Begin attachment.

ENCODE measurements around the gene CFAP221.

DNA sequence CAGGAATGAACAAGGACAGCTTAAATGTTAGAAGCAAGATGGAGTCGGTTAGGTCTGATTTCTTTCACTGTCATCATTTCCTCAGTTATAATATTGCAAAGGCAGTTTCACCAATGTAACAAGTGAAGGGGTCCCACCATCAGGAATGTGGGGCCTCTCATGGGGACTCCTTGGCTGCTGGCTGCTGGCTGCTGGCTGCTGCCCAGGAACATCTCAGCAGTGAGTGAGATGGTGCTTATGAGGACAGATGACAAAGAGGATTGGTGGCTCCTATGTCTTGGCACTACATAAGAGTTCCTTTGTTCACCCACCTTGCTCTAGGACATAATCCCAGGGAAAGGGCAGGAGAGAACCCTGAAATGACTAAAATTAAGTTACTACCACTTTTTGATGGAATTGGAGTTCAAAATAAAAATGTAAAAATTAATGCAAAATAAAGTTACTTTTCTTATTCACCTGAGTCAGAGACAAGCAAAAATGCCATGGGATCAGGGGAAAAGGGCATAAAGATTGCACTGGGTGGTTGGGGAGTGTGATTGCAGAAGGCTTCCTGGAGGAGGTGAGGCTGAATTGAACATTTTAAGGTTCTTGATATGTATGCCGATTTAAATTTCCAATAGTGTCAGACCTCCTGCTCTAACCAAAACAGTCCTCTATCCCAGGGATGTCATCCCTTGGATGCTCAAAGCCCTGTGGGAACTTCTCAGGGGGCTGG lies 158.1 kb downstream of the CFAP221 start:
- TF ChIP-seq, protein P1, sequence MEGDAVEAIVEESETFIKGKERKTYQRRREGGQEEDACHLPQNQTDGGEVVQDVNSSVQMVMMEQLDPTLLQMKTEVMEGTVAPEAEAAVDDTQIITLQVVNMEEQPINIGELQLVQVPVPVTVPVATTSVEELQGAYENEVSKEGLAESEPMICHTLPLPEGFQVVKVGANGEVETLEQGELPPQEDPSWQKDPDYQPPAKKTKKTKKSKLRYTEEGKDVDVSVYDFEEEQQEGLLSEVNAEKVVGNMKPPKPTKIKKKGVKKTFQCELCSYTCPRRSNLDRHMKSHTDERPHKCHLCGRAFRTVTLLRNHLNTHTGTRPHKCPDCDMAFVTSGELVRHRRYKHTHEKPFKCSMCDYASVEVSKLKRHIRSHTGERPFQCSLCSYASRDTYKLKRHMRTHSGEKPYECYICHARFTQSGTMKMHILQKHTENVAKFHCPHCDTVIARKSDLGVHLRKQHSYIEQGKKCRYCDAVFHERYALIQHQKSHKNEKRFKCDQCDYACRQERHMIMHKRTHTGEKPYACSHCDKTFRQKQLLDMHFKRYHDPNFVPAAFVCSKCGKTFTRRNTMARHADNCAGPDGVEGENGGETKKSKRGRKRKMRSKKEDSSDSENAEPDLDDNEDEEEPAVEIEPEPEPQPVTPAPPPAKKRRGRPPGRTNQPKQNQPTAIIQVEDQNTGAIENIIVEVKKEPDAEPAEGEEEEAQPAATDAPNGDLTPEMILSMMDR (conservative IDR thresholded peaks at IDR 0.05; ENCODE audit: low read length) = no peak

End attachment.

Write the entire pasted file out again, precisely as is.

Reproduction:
ENCODE measurements around the gene CFAP221.

DNA sequence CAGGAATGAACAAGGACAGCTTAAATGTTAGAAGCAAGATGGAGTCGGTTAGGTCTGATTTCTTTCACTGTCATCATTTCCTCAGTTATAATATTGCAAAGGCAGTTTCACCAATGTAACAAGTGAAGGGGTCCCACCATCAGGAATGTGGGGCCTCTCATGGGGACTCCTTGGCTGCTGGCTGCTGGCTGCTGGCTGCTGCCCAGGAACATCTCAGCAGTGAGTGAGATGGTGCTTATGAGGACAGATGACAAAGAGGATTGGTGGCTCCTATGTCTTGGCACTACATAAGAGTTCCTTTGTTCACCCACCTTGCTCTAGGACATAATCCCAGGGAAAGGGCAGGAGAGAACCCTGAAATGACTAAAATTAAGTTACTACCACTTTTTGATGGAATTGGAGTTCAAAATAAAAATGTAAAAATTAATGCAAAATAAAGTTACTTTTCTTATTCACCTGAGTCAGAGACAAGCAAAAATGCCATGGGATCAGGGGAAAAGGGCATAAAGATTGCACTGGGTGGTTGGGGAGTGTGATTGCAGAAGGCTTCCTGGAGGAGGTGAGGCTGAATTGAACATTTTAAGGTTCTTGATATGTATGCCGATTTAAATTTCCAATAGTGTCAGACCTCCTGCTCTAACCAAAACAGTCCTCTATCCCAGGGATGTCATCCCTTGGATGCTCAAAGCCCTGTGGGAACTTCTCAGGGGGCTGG lies 158.1 kb downstream of the CFAP221 start:
- TF ChIP-seq, protein P1, sequence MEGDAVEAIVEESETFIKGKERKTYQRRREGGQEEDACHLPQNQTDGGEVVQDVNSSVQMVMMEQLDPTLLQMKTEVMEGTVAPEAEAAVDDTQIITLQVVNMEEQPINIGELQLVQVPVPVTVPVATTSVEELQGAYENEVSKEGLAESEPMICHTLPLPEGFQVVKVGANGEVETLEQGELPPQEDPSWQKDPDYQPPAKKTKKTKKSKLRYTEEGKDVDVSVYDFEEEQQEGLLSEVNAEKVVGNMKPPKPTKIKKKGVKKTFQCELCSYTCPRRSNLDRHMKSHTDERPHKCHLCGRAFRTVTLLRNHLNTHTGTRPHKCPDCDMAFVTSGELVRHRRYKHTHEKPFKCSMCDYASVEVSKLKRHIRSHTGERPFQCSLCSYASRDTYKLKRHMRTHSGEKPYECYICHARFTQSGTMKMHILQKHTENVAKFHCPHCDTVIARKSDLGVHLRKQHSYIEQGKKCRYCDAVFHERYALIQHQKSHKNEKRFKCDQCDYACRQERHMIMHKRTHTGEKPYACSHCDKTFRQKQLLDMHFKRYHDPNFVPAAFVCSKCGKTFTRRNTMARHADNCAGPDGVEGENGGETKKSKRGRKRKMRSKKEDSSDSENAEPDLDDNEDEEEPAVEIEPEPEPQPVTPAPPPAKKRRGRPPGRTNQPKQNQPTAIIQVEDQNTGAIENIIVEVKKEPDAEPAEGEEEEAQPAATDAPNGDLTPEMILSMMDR (conservative IDR thresholded peaks at IDR 0.05; ENCODE audit: low read length) = no peak